Beginner’s Guide to Skincare

beginner's guide to skincare

The sheer number of skincare products, both drugstore and high-end, that’s available nowadays is more than a little overwhelming. I’ve had friends over that look at the army of bottles by my sink and ask, “Do I need to buy these?”. The honest truth is that everyone’s skin type and needs are different, and I can’t tell you exactly what you should buy. Instead, this post is going to run over the basic categories of skincare products, and some of my recommendations for different skincare needs.

(All products shown are products I own and purchased with my own money.)


Probably the most basic element of skincare is a good facial cleanser. The two shown above are great drugstore picks that I’m currently using. If you have sensitive skin or skin that tends to be dry, look for gentle face washes without harsh chemicals in them. Cleansers with ingredients like aloe, avocado, and green tea are often good at helping to reduce redness or inflammation and soothe the skin. If your skin is oily/combination or acne-prone, look for a face wash with salicylic acid in it and is oil-free. Salicylic acid helps to break down dead skin cells and pore-clogging dirt and oil, but also has a tendency to dry out more sensitive skin. Ingredients like tea tree oil, fruit extracts, and activated charcoal help to prevent breakouts and can help reduce oil production.



Lotions and moisturizers are definite must-haves, regardless of your skin type. There are tons of options out there to mix and match to suit your skin type, but I’m just going to skim over the most important points. Richer, heavier moisturizers (like the cream on the right) are good options for dry skin, but tend to clog the pores of people with oilier or acne prone skin. Instead, people with oily or combination skin should look for lighter, noncomedogenic moisturizers.

Outside of your basic lotions, there are other ingredients that you can look for, depending on your needs. SPF is definitely something to look for, as protecting your skin from the skin is key to preventing early aging as well as other skin problems like cancer or sunburn. Having SPF in your daily moisturizer is the best way to ensure that the delicate skin of your face is always protected.


Toner is an optional product, but if you have large pores or struggle with breakouts, I recommend shopping around for a toner you like. I like to apply toner with a cotton pad, but other people use cloths, sponges, etc. Toner is like a light cleanser, swept over your skin to clear surface impurities. It won’t penetrate as deeply as a cleanser, but it’s good for making sure all of your makeup is off at the end of the day, and to clear sweat off your face after workouts. If your skin is prone to dryness, avoid toners with high alcohol contents, as those tend to be much more drying. Skin-soothing ingredients like green tea and witch hazel are often good things to look for in toners as well.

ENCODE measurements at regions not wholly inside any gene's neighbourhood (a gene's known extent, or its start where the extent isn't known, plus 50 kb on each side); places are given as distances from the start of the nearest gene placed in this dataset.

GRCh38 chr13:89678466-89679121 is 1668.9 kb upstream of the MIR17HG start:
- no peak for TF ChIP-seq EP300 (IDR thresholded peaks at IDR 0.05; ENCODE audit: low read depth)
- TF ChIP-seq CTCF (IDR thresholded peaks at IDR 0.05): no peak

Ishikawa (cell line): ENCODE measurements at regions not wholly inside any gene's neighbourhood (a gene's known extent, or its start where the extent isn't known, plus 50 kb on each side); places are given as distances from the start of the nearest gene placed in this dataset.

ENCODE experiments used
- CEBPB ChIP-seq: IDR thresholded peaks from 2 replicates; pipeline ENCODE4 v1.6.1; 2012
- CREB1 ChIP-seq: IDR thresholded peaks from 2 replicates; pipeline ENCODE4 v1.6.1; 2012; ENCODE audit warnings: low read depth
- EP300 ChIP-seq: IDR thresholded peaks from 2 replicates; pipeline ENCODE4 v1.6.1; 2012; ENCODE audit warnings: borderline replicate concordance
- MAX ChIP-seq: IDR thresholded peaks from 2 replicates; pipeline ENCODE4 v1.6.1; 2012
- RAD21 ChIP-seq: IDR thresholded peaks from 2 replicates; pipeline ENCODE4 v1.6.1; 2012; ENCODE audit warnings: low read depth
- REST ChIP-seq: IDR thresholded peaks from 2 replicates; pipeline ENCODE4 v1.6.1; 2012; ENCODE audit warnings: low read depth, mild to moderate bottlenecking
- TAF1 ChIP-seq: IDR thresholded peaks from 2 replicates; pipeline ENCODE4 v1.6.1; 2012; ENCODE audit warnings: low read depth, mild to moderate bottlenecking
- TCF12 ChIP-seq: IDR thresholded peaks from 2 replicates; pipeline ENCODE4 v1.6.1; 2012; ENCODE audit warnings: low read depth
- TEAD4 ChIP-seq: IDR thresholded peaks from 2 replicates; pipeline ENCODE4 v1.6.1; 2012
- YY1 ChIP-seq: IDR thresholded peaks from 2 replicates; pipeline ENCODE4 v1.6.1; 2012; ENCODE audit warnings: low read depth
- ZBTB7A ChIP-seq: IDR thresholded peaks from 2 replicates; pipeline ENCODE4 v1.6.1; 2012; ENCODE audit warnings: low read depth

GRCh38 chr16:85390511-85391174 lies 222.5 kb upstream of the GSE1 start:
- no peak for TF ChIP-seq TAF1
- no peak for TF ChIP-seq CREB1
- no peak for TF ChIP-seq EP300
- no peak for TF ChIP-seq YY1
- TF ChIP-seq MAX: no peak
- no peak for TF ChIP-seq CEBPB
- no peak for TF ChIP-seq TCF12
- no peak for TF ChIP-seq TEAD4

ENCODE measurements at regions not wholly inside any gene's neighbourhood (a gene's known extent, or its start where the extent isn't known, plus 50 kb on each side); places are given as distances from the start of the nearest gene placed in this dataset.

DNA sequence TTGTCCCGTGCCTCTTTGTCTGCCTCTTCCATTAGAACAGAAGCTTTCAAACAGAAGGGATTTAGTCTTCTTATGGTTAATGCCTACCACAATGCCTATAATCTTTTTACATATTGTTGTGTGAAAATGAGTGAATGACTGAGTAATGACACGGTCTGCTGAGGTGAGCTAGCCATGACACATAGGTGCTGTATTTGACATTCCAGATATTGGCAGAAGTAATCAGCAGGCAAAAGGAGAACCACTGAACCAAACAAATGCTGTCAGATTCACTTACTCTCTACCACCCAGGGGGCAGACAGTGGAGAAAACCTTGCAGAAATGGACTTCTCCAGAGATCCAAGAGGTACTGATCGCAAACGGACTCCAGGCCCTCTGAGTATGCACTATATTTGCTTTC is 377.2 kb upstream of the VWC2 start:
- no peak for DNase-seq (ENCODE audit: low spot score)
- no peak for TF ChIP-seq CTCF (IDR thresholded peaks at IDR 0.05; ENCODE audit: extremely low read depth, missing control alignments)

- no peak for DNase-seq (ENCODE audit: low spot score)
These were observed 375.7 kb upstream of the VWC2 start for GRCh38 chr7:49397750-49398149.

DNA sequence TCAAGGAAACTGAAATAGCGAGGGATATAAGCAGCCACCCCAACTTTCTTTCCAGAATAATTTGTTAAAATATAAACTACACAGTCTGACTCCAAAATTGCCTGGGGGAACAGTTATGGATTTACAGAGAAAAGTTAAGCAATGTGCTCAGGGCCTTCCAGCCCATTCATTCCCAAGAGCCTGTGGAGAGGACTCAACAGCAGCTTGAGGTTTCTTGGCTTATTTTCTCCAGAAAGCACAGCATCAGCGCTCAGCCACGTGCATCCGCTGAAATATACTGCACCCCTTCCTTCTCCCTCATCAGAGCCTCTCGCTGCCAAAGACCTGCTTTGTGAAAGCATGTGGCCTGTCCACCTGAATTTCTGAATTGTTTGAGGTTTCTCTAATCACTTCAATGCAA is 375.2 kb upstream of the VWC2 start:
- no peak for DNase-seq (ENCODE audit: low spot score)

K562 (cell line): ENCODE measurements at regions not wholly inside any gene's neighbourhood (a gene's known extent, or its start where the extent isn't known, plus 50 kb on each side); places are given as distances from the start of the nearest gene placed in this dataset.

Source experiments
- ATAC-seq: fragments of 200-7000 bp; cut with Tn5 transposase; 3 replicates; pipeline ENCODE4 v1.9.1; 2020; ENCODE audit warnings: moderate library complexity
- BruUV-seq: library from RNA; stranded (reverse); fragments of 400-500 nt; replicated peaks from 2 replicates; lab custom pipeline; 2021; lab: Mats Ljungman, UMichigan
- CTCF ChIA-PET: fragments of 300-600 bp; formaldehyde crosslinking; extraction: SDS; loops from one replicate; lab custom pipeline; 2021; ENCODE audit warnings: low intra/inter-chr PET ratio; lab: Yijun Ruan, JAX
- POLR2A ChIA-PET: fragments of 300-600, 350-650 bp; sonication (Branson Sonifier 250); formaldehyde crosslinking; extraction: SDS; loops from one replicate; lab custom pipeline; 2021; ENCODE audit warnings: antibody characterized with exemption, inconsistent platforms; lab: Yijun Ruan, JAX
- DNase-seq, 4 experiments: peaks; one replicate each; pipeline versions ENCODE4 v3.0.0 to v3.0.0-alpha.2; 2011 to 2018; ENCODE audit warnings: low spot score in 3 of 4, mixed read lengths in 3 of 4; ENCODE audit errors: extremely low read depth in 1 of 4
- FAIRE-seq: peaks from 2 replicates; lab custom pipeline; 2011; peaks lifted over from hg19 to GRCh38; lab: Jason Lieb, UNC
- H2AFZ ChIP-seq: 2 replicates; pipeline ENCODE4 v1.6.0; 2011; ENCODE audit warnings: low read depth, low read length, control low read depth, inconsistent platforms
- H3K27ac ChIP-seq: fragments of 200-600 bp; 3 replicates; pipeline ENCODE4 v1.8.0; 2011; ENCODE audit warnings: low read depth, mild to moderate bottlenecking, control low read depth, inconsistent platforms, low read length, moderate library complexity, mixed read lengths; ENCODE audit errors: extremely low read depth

face masks and scrubs


I’ve lumped several product categories into this section just because these are usually products you won’t use every single day.

Face masks are great for deep-cleaning your pores, and are often effective at both helping to take down current blemishes and preventing future ones. They’re available as both liquid masks as well as sheet masks, and whichever you use is up to your own personal preference. Generally, I don’t recommend using a full face mask more than once or twice a week, as they tend to be a little stripping and will dry out the skin or cause irritation if used too frequently.

In terms of exfoliation, scrubs are the best way to go. Exfoliation is important because it clears dead skin cells off your face, and reveals the brighter, younger-looking skin underneath. Dead skin cells can also clog pores and cause breakouts, so it’s important to make sure you exfoliate every few days. Exfoliants can be physical or chemical, and scrubs often contain both. Physical exfoliants include scrubbing beads and other grains that are used to lift dead skin cells. Depending on the size of the grain, they can be very fine and gentle or more abrasive. Chemical exfoliants, like glycolic acid, dissolve or break down dead skin cells. I recommend giving both a try, and choosing whichever product works out better for you.

Finally, I want to touch on spot treatments. These can include acne creams, dark spot correctors, and more. Spot treatments cater to your specific skincare needs, so don’t be afraid to ask your dermatologist or another professional for recommendations!

I hope you enjoyed this post, and if you would like to see more “Beginner’s Guide” posts on other topics, please like this post and comment and tell me what you want me to create a guide for next! Otherwise, hit the follow button at the bottom of the page so you don’t miss my next post!

Hope you all have an awesome weekend!






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